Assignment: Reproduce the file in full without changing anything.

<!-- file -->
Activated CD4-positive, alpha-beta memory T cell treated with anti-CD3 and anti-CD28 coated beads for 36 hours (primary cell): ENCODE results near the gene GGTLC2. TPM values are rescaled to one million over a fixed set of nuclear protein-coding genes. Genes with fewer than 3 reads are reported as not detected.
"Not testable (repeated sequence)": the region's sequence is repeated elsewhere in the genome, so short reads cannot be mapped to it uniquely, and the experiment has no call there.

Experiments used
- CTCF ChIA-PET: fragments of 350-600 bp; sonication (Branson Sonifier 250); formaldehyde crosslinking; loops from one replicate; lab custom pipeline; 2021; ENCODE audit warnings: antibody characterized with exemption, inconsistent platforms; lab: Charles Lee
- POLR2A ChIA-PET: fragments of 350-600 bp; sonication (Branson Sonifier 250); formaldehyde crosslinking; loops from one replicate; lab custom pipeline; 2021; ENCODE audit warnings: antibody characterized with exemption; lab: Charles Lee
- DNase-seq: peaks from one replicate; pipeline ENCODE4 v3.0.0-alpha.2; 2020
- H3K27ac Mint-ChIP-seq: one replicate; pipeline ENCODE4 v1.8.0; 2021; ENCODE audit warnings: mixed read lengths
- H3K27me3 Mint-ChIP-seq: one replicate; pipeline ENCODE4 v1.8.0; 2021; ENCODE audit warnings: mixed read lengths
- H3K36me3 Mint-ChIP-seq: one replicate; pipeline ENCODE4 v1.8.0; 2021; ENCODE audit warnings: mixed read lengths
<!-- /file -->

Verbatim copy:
Activated CD4-positive, alpha-beta memory T cell treated with anti-CD3 and anti-CD28 coated beads for 36 hours (primary cell): ENCODE results near the gene GGTLC2. TPM values are rescaled to one million over a fixed set of nuclear protein-coding genes. Genes with fewer than 3 reads are reported as not detected.
"Not testable (repeated sequence)": the region's sequence is repeated elsewhere in the genome, so short reads cannot be mapped to it uniquely, and the experiment has no call there.

Experiments used
- CTCF ChIA-PET: fragments of 350-600 bp; sonication (Branson Sonifier 250); formaldehyde crosslinking; loops from one replicate; lab custom pipeline; 2021; ENCODE audit warnings: antibody characterized with exemption, inconsistent platforms; lab: Charles Lee
- POLR2A ChIA-PET: fragments of 350-600 bp; sonication (Branson Sonifier 250); formaldehyde crosslinking; loops from one replicate; lab custom pipeline; 2021; ENCODE audit warnings: antibody characterized with exemption; lab: Charles Lee
- DNase-seq: peaks from one replicate; pipeline ENCODE4 v3.0.0-alpha.2; 2020
- H3K27ac Mint-ChIP-seq: one replicate; pipeline ENCODE4 v1.8.0; 2021; ENCODE audit warnings: mixed read lengths
- H3K27me3 Mint-ChIP-seq: one replicate; pipeline ENCODE4 v1.8.0; 2021; ENCODE audit warnings: mixed read lengths
- H3K36me3 Mint-ChIP-seq: one replicate; pipeline ENCODE4 v1.8.0; 2021; ENCODE audit warnings: mixed read lengths